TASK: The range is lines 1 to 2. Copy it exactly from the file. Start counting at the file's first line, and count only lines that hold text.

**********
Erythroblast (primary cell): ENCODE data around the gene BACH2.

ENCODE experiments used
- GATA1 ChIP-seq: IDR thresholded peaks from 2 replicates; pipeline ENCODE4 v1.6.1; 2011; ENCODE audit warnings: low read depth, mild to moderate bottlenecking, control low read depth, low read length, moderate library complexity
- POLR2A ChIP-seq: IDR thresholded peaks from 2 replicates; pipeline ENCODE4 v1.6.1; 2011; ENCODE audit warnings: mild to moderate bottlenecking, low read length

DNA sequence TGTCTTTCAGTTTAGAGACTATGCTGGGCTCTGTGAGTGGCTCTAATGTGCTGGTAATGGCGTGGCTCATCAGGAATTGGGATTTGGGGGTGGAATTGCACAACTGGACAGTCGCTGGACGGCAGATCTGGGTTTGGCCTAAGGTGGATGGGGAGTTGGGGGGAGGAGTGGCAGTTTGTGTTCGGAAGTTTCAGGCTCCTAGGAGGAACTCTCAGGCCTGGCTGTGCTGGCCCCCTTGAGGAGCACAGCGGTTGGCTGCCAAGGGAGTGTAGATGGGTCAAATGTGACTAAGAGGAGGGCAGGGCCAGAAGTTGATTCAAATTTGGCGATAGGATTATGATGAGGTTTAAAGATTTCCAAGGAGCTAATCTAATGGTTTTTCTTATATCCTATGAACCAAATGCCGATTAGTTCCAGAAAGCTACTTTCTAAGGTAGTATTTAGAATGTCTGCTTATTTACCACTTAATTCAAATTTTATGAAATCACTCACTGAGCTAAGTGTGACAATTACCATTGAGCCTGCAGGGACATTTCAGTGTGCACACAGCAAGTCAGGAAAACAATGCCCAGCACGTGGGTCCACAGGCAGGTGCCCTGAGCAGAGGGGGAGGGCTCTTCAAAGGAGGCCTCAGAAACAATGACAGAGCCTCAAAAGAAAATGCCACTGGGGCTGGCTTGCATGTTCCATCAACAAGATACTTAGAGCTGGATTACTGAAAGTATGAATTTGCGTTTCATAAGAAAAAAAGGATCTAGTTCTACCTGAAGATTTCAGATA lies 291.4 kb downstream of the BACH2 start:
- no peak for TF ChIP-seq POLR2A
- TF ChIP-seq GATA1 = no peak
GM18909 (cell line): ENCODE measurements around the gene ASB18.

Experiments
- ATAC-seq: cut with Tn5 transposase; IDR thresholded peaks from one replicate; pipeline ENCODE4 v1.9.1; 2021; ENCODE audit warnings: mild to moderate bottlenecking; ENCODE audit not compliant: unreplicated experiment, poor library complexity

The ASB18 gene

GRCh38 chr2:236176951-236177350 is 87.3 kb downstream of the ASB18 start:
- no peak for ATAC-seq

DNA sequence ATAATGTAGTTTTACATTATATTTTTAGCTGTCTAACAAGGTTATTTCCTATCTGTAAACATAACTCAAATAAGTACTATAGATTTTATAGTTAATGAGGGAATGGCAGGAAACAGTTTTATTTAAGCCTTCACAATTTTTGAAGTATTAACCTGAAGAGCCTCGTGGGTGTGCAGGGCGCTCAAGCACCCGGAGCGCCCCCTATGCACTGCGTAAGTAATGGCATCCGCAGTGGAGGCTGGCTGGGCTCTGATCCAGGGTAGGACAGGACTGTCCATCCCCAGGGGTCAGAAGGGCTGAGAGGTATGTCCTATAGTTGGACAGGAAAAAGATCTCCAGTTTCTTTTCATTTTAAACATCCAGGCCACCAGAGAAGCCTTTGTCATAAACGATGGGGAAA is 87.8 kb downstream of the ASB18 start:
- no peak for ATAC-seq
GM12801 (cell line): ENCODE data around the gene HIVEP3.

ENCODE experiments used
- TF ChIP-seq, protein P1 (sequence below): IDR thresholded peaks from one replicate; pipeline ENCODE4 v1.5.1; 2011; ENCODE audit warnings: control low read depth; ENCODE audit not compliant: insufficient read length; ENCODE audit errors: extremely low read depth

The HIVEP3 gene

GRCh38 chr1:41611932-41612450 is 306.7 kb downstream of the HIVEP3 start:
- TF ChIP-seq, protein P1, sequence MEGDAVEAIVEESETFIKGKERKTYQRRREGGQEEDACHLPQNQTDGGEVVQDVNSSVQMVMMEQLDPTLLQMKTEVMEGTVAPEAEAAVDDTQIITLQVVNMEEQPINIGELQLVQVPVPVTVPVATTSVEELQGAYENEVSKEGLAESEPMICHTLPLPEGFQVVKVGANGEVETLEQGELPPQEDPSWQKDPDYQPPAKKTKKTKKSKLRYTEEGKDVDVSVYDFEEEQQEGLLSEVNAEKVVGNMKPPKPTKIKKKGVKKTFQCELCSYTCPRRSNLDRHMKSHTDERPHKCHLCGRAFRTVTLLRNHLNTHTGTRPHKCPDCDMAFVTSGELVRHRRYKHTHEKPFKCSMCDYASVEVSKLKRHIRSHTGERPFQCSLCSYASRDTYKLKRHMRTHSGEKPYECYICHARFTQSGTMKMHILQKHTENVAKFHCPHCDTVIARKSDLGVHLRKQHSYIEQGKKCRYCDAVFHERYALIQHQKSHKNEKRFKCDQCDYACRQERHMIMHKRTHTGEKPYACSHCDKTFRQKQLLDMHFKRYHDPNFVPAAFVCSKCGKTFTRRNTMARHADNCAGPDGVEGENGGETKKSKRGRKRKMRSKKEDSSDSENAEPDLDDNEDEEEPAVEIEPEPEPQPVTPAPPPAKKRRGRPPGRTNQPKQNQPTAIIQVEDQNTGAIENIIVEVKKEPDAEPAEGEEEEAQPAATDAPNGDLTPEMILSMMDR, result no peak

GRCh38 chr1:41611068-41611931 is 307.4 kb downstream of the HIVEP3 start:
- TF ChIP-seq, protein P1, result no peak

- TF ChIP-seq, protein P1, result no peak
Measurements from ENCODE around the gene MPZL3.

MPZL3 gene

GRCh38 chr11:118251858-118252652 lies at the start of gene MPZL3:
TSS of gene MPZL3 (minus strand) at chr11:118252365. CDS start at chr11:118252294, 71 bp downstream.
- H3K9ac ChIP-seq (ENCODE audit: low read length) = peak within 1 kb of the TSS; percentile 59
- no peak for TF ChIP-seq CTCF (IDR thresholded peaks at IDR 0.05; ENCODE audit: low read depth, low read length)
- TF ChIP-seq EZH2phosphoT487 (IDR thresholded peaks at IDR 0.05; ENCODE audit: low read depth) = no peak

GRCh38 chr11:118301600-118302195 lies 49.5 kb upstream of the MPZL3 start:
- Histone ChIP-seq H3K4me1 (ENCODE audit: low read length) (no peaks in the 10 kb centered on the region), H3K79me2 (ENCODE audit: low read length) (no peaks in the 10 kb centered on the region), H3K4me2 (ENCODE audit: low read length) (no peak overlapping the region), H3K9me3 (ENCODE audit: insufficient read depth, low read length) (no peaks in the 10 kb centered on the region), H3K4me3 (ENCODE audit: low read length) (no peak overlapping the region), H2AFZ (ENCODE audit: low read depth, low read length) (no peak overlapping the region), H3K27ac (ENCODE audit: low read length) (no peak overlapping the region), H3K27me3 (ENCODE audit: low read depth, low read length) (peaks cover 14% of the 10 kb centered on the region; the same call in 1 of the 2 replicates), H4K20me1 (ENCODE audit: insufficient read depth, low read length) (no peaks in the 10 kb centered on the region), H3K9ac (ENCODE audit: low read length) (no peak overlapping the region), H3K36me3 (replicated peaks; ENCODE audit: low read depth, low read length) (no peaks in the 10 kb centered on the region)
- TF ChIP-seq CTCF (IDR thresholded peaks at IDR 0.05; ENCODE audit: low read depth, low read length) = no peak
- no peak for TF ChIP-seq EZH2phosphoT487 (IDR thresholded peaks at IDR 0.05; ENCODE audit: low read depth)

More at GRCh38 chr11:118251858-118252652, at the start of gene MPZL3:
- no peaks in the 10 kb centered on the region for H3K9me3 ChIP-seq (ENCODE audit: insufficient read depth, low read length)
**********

Erythroblast (primary cell): ENCODE data around the gene BACH2.

ENCODE experiments used